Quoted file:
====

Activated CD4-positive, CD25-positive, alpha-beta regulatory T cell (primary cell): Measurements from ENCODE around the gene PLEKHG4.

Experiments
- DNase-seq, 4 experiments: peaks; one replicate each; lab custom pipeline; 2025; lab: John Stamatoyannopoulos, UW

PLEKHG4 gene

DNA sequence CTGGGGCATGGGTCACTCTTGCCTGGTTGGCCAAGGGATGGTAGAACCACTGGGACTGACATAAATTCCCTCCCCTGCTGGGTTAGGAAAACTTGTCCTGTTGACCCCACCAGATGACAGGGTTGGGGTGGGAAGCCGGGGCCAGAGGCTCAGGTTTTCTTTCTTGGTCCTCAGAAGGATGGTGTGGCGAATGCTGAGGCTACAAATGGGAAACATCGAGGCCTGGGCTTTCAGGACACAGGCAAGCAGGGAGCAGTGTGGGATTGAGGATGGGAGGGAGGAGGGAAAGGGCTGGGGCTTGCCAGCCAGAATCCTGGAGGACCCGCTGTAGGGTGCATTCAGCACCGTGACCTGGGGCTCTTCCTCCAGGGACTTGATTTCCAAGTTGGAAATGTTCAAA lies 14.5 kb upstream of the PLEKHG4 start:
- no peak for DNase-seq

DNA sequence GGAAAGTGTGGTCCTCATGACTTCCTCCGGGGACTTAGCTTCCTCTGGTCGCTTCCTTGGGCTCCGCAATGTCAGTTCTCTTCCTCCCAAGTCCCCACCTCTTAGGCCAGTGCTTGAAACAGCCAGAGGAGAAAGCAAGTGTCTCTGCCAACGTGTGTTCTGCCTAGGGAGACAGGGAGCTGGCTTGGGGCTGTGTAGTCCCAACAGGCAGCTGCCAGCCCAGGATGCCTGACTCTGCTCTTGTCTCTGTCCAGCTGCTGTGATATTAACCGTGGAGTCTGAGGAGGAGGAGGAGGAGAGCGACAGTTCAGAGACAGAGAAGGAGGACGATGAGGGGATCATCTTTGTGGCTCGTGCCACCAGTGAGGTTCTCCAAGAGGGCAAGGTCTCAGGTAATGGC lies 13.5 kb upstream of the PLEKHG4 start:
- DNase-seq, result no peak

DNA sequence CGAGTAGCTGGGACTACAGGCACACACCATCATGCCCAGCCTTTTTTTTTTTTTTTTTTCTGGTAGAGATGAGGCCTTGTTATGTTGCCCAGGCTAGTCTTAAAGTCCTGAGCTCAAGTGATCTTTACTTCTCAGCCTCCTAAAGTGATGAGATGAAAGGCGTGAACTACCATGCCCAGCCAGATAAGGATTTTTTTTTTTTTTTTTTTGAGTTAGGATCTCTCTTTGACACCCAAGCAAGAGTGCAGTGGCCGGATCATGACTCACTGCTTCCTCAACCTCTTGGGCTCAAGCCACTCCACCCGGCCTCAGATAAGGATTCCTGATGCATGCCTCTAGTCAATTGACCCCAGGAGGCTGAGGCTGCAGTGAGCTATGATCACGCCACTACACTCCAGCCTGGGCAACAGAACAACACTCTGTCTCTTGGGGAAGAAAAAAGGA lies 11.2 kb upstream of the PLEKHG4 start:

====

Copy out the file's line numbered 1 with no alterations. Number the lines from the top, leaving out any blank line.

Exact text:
Activated CD4-positive, CD25-positive, alpha-beta regulatory T cell (primary cell): Measurements from ENCODE around the gene PLEKHG4.